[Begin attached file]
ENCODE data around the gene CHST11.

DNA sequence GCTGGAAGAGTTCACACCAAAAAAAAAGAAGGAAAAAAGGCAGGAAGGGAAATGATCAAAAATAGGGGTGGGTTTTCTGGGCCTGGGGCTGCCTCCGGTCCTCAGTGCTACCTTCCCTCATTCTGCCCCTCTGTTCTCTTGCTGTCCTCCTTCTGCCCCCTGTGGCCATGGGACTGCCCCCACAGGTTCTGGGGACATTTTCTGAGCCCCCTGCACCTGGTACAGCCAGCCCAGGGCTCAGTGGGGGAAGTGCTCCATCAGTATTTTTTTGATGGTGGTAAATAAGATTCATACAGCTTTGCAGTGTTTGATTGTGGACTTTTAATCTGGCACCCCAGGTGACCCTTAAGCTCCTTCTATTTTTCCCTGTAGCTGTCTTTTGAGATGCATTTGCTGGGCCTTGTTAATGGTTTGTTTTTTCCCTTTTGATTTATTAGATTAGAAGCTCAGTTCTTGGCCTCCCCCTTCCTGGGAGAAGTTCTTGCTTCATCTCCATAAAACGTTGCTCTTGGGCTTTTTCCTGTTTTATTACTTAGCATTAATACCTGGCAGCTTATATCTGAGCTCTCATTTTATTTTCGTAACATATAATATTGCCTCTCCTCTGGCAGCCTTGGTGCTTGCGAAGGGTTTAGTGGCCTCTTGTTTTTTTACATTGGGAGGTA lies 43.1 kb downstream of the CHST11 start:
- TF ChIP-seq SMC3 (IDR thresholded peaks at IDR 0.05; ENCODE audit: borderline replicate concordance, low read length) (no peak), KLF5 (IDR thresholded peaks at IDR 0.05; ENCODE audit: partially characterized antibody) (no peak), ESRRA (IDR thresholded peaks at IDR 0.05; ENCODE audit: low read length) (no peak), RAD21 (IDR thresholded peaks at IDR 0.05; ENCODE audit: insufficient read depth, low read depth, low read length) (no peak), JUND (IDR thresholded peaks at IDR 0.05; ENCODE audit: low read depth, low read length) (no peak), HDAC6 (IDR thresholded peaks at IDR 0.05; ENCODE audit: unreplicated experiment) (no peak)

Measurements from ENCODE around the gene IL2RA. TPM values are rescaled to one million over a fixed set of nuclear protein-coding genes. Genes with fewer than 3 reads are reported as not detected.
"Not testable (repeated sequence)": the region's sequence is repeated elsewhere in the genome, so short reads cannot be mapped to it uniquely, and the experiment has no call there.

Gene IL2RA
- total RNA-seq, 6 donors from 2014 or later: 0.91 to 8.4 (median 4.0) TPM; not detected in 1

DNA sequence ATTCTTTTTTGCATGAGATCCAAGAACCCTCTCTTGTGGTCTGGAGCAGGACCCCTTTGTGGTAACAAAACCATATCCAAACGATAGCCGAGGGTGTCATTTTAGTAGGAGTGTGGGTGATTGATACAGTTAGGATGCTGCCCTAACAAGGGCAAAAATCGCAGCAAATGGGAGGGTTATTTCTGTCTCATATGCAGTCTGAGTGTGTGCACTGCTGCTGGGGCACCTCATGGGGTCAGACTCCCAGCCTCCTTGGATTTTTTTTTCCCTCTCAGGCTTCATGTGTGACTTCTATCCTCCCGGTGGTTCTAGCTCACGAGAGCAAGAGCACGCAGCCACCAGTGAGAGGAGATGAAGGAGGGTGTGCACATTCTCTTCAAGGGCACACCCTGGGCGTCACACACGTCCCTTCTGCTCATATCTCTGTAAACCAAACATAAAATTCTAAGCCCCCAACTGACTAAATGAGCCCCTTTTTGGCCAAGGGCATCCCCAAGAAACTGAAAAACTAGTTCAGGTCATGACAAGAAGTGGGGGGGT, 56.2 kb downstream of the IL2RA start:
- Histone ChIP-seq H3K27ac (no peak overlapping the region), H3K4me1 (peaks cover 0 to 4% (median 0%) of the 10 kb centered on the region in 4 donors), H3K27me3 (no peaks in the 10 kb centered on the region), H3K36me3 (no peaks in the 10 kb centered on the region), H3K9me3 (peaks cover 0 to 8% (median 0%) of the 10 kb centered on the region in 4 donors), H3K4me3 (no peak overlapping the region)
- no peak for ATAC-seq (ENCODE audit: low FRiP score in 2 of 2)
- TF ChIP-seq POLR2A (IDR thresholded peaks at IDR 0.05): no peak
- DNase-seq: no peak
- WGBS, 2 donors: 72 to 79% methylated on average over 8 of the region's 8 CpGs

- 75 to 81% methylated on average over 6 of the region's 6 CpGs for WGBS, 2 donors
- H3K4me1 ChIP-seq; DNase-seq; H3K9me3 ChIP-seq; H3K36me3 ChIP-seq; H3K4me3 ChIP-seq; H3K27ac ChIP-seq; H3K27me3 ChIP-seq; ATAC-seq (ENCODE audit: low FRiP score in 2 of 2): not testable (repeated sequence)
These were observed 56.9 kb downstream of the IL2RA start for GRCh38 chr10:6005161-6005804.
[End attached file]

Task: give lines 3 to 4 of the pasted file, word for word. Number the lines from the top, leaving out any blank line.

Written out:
- TF ChIP-seq SMC3 (IDR thresholded peaks at IDR 0.05; ENCODE audit: borderline replicate concordance, low read length) (no peak), KLF5 (IDR thresholded peaks at IDR 0.05; ENCODE audit: partially characterized antibody) (no peak), ESRRA (IDR thresholded peaks at IDR 0.05; ENCODE audit: low read length) (no peak), RAD21 (IDR thresholded peaks at IDR 0.05; ENCODE audit: insufficient read depth, low read depth, low read length) (no peak), JUND (IDR thresholded peaks at IDR 0.05; ENCODE audit: low read depth, low read length) (no peak), HDAC6 (IDR thresholded peaks at IDR 0.05; ENCODE audit: unreplicated experiment) (no peak)

Measurements from ENCODE around the gene IL2RA. TPM values are rescaled to one million over a fixed set of nuclear protein-coding genes. Genes with fewer than 3 reads are reported as not detected.